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Heaven Tempers the Wind by Hazel Barker

Review by  Kathy Stewart

I knew very little about the conflict in Burma during the Second World War and read this book with great interest. It struck me as the story of many wars, both personal and on a larger scale, as mother and father come into conflict, as they battle to keep true to their values, and as the father’s growing alcoholism impacts on his nature and his relationship with his family. All this is played out against the backdrop of a vicious and confronting war that had consumed the whole world.

Hazel Barker was just a small child, unable to grasp the enormity of what was about to be thrust upon them when the bombs first fell on her home town, Rangoon. They had lived an idyllic lifestyle, wanting for nothing, but their magical world was soon shattered and they were forced to flee, before being propelled into a battle for their very existence. Facing many hardships, not least of which were famine and the death of a beloved family member, they struggled to keep their family intact while their war raged both internally and externally.

An interesting and honest account of the ravages of war and also of individuals’ struggles to maintain their strong sense of self and of their values.44

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Review of Heaven Tempers the Wind

Hazel Barker was a four-year-old living in Rangoon when the Japanese invaded in 1941. Until that time her father worked for the British establishment and the family was relatively well-to-do, but that all changed on Hazel’s birthday with the onset of bombing, causing the family to flee to Mandalay, then north again, until the invading Japanese army caught up with them. For the next four years the family’s fight for survival became ever-more desperate as the family savings dwindled to almost nothing and they were forced to live on the charity of relatives in the area of Mandalay.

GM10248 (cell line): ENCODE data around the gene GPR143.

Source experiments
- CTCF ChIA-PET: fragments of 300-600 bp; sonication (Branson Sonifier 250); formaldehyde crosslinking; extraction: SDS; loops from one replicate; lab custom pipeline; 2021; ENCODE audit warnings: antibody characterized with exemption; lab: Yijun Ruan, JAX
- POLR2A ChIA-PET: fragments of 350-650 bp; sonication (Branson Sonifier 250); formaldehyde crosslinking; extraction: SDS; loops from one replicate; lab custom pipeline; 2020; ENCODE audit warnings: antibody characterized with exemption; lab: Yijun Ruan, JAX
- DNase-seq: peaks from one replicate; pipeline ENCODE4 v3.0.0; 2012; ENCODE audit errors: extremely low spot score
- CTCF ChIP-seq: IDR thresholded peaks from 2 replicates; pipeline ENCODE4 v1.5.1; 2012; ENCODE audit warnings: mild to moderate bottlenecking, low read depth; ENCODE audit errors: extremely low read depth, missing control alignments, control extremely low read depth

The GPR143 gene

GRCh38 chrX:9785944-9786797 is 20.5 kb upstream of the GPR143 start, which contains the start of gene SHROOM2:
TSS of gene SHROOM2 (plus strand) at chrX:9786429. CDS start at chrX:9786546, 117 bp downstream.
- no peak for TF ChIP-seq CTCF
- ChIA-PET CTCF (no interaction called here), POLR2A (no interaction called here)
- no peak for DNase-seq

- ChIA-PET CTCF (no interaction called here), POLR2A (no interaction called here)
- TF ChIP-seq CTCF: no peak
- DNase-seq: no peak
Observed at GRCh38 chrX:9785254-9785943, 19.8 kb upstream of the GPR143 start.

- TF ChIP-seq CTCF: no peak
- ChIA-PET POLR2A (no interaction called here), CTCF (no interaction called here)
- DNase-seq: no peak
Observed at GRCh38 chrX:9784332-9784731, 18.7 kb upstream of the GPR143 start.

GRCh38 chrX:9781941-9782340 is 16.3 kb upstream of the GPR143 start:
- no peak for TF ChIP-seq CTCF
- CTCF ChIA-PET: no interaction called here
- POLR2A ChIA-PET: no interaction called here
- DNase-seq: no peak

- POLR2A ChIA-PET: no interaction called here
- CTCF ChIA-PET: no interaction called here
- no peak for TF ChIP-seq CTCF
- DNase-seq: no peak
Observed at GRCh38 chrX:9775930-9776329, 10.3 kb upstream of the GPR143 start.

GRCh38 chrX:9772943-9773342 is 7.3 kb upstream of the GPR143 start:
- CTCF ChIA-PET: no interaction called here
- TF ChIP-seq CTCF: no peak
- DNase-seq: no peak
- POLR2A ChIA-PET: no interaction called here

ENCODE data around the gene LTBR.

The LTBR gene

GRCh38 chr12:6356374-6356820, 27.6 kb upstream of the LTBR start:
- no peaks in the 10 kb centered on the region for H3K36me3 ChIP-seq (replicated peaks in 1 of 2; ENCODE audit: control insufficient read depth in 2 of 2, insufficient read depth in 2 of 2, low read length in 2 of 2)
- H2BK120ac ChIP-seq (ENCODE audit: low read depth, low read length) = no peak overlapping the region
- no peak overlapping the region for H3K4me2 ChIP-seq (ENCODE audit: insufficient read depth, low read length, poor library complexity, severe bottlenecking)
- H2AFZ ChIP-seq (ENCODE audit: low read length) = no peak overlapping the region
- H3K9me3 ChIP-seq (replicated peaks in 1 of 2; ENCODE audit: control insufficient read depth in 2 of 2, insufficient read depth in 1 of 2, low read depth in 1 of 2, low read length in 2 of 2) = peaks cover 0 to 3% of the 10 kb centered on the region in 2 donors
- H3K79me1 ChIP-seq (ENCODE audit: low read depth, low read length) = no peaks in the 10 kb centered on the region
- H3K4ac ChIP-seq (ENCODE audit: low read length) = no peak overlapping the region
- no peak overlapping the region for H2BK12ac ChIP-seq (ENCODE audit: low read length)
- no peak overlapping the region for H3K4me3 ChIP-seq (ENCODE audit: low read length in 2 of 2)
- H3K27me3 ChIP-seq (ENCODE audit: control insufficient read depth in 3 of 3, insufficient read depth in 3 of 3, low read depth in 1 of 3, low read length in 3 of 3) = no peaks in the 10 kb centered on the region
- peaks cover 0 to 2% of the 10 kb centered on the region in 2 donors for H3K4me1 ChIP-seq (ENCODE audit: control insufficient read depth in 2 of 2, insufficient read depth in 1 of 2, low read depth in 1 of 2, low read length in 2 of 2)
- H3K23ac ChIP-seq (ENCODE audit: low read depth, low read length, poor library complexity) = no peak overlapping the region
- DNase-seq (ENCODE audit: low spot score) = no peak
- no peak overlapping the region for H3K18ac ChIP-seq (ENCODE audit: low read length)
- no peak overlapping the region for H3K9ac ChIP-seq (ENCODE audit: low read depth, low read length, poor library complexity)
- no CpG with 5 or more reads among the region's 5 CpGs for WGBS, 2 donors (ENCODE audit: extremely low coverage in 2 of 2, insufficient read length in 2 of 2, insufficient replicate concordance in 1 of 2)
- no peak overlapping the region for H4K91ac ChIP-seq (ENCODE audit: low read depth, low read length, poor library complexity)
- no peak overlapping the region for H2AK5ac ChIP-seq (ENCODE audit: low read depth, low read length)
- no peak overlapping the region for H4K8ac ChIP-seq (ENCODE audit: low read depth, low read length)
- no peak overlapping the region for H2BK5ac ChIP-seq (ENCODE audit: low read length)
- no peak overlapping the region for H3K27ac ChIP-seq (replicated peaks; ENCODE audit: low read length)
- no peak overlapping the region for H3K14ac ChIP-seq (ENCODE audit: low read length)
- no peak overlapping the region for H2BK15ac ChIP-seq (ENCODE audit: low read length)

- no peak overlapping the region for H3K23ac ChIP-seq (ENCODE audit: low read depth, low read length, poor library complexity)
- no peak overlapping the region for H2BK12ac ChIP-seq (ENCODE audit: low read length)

The background of Hazel’s family is told incrementally; an Anglo-Indian mother, Burmese father, her two elder brothers, Rupert and Bertie, her elder sister, Jane, and the infants Rose and mentally-handicapped Herman. We are told of the tribulations suffered by her mother at the hands of her father who could be violent, and who, as the years progressed, became ever more isolated from his kin. This is doubly confronting when money is spent on liquor while the rest of the family are starving.

We learn of the bravery of Hazel’s brothers in the face of the enemy, of religious conflict between a Christian mother and her children pitted against a Muslim father and his relatives, of beriberi that afflicted all the children, of malaria that nearly claimed the life of her brother, Rupert, and of the death of her sister, Jane, following a vaccination given by the Japanese.

Adding to the story are insights gleaned from Hazel’s research into the war in Burma and from interviews with others who witnessed the invasion, or were involved in military action against the Japanese.

This is a compelling tale of courage, love and endurance, told largely from the perspective of a child. The book passes the critical test of compelling the reader to keep turning the page. After the Japanese were forced out of Burma Hazel’s father regains employment with the British and the family is required to return to Rangoon from the relative comfort of Mandalay. But at the close of the book the living conditions are desolate and only a sense of duty, or powerlessness, binds mother to father. What becomes of Hazel’s parents and siblings? How did she come to end up in Australia? This is all revealed in her next book, yet to be read by me. I look forward to it.

Review by Martin Line, retired academic and author of several publications in various disciplines.heaven tempers the wind cover

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Book launch of Heaven Tempers the Wind by Hazel Barker

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A big thank you to the staff of Victoria Point Library for hosting my book launch of Heaven Tempers the Wind, to all my lovely friends – old and new – for attending this wonderful event and to Sarah Davies for her photos of this memorable day. Last but not least a big hug to my publisher Anne Hamilton of Armour Books for introducing me and my dear husband Colin for all his support. Without his help this book wouldn’t have eventuated.

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Chocolate Soldier. The Story of a Conchie by Hazel Barker

chocolatesoldieresHazel’s debut novel Chocolate Soldier will be released by Rhiza Press in October, 2016. Book One of her memoirs Heaven Tempers the Wind was released by Armour Books this month. Both books are set during World War Two – the former in England and the Far East; the latter  in Burma.